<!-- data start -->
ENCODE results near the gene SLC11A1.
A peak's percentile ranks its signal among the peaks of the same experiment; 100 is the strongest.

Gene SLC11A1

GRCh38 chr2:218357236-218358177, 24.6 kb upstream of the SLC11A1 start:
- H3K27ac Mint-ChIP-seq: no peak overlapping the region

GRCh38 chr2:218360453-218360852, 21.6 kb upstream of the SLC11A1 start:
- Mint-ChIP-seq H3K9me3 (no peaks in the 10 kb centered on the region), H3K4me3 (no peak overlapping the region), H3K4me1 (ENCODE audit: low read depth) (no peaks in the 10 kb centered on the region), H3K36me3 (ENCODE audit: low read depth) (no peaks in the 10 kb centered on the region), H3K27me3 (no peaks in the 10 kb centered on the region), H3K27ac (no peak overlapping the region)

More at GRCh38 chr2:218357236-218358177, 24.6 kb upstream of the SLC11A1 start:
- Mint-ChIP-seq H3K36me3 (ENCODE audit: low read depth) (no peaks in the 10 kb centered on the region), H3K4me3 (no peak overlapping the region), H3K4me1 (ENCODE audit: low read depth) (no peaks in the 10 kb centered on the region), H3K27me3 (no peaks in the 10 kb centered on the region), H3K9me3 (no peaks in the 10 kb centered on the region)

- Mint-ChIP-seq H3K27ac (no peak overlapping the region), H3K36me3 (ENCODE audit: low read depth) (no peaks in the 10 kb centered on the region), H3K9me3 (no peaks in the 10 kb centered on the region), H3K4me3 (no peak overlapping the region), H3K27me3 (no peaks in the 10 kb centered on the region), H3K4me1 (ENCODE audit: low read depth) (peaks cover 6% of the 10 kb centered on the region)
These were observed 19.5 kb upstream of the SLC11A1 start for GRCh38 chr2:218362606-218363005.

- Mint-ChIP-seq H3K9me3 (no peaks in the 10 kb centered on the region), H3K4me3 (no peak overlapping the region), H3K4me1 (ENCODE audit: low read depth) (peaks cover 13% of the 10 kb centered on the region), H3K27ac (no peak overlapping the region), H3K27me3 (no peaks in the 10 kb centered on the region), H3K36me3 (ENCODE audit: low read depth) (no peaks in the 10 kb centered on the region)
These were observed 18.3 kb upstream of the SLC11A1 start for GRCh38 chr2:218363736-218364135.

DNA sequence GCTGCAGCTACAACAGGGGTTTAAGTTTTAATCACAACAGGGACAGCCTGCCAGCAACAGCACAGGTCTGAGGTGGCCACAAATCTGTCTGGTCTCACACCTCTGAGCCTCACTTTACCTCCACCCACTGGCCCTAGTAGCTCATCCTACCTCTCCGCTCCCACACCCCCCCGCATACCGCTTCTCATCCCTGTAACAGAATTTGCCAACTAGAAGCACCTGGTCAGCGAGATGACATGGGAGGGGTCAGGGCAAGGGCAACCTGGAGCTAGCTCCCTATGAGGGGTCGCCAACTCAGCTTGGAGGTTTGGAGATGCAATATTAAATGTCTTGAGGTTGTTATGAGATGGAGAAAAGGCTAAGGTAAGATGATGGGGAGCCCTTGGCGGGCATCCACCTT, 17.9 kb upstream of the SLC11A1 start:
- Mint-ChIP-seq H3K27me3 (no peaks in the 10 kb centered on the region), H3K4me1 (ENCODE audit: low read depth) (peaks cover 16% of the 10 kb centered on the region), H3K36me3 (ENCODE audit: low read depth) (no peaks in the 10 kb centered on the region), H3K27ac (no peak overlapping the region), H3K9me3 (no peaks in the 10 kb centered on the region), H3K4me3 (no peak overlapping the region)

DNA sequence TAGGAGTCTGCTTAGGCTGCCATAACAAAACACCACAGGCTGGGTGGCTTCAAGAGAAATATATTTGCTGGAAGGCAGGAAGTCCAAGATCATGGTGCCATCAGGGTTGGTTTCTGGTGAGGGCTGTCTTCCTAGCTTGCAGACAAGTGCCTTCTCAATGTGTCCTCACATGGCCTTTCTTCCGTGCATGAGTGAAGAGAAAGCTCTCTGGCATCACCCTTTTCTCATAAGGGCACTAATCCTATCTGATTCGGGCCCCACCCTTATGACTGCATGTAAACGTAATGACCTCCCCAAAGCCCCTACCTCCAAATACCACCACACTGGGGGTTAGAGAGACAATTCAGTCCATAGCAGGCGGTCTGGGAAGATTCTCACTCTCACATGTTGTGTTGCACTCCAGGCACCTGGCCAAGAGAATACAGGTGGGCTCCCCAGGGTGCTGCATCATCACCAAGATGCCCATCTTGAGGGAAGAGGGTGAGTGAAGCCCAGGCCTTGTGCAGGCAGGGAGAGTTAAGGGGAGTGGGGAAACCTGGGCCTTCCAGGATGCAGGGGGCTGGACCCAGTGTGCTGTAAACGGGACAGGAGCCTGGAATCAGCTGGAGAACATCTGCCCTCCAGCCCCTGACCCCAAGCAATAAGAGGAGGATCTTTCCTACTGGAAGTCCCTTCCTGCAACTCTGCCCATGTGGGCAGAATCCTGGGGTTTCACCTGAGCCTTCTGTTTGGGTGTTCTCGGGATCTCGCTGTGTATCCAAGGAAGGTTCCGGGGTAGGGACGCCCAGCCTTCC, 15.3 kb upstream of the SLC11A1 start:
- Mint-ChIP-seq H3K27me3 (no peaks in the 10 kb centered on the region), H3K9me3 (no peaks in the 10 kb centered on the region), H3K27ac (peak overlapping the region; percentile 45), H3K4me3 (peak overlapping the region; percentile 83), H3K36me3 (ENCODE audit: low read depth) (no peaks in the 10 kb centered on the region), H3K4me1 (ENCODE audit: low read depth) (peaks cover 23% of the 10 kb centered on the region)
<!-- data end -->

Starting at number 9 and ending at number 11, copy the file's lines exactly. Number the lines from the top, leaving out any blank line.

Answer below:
- Mint-ChIP-seq H3K36me3 (ENCODE audit: low read depth) (no peaks in the 10 kb centered on the region), H3K4me3 (no peak overlapping the region), H3K4me1 (ENCODE audit: low read depth) (no peaks in the 10 kb centered on the region), H3K27me3 (no peaks in the 10 kb centered on the region), H3K9me3 (no peaks in the 10 kb centered on the region)

- Mint-ChIP-seq H3K27ac (no peak overlapping the region), H3K36me3 (ENCODE audit: low read depth) (no peaks in the 10 kb centered on the region), H3K9me3 (no peaks in the 10 kb centered on the region), H3K4me3 (no peak overlapping the region), H3K27me3 (no peaks in the 10 kb centered on the region), H3K4me1 (ENCODE audit: low read depth) (peaks cover 6% of the 10 kb centered on the region)
These were observed 19.5 kb upstream of the SLC11A1 start for GRCh38 chr2:218362606-218363005.